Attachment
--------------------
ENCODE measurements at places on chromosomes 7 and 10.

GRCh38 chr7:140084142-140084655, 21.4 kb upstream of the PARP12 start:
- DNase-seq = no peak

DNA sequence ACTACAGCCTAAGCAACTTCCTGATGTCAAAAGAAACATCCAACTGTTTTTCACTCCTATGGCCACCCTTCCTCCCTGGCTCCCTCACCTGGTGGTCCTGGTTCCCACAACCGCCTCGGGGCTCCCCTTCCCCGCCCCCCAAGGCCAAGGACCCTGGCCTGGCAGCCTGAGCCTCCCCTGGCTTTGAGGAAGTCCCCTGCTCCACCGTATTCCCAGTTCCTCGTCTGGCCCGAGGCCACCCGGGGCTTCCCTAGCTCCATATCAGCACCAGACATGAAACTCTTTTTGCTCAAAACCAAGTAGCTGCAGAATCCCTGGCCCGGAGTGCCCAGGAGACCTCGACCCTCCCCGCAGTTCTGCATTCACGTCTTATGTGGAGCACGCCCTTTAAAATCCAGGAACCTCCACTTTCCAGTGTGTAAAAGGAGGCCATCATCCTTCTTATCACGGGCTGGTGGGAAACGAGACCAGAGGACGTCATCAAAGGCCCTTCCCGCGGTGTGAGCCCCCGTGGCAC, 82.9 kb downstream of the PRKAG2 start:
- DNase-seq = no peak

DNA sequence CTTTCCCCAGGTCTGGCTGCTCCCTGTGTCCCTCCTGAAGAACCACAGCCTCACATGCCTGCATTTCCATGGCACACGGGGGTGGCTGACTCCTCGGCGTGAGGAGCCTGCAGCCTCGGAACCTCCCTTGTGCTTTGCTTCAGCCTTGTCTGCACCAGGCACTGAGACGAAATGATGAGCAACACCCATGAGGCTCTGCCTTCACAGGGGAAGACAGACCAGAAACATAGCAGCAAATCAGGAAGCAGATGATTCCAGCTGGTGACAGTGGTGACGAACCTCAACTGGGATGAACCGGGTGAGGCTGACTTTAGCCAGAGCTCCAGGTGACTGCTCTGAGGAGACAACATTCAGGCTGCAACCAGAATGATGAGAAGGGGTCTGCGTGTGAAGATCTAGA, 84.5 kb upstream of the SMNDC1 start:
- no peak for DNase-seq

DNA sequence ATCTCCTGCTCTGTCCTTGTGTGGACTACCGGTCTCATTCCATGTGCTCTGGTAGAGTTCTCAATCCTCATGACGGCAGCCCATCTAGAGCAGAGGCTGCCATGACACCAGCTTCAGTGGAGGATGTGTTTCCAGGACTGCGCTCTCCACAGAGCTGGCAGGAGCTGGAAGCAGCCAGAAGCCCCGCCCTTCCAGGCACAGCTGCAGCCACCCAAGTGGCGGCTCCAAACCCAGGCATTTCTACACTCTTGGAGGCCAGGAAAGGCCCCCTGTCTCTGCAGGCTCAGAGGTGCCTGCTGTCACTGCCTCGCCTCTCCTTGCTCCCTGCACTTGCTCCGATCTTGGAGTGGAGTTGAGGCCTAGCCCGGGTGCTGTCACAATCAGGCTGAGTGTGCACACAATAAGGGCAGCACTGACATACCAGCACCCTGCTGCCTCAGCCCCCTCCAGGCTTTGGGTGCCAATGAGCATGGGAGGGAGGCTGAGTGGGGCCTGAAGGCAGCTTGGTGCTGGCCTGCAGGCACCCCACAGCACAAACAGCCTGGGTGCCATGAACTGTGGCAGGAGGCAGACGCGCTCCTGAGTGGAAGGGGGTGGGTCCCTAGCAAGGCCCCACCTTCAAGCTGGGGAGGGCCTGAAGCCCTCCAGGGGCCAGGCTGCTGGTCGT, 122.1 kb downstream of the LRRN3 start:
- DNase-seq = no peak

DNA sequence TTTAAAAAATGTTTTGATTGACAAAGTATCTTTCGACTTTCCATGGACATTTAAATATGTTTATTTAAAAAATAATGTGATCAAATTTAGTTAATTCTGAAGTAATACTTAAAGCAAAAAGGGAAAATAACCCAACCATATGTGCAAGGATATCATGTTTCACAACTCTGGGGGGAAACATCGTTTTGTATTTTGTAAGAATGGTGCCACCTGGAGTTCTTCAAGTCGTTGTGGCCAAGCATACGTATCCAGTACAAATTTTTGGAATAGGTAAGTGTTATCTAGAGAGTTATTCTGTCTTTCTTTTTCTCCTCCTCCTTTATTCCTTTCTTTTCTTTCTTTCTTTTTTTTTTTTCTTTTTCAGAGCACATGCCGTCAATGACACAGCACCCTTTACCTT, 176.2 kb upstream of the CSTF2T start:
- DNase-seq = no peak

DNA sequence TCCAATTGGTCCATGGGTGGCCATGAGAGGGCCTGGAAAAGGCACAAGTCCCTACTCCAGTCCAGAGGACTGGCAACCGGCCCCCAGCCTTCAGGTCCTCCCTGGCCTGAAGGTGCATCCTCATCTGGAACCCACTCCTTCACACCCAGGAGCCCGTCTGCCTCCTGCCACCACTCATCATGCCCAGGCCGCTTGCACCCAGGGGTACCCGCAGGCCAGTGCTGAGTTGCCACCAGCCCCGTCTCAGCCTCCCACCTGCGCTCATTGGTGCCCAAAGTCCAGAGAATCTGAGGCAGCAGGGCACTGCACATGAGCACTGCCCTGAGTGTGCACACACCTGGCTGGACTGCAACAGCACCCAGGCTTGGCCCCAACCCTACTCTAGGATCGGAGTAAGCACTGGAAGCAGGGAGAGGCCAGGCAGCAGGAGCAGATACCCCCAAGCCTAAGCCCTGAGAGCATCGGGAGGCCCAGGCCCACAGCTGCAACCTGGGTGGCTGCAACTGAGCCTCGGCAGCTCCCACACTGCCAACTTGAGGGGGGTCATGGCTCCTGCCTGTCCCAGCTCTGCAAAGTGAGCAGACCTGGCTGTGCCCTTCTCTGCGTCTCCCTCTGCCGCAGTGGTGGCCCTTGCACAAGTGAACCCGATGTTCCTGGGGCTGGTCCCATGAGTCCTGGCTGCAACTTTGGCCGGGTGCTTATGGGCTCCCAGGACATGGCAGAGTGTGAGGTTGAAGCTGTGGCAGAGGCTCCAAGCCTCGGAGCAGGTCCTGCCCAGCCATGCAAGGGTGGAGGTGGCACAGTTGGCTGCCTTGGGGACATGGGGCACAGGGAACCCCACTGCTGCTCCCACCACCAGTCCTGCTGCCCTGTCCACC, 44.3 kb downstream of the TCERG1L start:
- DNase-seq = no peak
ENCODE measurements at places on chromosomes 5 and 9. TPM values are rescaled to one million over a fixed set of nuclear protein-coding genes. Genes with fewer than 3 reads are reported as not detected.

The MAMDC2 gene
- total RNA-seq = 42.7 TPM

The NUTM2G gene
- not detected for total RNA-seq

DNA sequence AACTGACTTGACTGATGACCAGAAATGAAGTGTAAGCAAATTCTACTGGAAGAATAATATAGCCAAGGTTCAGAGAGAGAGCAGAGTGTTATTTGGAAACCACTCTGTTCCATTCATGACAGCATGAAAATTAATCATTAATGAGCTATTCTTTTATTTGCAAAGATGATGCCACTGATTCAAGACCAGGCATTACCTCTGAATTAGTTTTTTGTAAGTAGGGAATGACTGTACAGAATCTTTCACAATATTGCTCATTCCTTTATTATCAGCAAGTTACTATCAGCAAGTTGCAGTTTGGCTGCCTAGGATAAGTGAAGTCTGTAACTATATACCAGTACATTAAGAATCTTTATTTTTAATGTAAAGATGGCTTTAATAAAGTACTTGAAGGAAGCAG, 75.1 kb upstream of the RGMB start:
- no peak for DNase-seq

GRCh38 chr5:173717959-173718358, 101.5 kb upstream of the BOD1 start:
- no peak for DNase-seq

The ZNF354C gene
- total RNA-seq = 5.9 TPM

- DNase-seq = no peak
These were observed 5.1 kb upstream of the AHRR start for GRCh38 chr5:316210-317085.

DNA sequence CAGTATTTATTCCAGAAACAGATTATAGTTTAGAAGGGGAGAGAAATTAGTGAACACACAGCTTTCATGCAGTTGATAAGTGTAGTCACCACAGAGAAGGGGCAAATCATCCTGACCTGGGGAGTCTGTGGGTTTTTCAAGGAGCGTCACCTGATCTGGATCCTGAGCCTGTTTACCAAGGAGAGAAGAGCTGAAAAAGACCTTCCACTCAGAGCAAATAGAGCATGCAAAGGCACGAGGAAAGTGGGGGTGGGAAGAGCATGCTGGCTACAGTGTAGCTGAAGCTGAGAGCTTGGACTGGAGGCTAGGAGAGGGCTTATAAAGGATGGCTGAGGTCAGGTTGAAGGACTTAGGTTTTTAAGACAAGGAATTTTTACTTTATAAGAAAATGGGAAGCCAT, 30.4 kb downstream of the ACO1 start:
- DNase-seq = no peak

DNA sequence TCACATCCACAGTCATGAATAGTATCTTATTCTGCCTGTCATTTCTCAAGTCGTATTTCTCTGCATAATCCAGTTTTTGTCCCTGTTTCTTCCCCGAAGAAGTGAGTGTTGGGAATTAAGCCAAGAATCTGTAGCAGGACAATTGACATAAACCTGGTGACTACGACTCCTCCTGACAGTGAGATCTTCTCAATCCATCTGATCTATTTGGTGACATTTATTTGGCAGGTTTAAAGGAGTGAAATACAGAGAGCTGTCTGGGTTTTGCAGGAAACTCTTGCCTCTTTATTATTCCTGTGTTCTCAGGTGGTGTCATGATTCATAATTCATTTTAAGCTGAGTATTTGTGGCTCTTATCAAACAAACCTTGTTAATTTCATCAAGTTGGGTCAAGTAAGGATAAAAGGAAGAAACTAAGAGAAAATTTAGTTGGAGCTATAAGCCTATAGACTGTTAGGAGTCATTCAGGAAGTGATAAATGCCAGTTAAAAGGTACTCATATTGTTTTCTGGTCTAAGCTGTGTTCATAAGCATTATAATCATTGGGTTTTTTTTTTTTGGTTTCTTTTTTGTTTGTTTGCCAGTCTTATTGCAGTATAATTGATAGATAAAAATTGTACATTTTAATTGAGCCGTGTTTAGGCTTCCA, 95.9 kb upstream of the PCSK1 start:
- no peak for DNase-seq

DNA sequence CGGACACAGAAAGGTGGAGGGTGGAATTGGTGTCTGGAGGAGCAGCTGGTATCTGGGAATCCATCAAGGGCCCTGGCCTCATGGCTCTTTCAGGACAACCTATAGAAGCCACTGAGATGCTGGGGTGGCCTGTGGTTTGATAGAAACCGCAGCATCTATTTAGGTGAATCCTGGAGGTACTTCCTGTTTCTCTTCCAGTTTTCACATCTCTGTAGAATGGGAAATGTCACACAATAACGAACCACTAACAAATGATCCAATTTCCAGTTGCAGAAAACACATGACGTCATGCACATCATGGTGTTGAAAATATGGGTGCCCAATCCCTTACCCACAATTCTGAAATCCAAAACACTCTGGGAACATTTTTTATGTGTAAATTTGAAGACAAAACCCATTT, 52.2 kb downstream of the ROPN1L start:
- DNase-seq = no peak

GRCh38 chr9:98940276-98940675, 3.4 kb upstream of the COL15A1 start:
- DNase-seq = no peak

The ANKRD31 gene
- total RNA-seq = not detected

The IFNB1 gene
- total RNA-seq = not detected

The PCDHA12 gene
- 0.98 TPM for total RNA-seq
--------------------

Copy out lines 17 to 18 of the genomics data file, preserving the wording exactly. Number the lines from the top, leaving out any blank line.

The NUTM2G gene
- not detected for total RNA-seq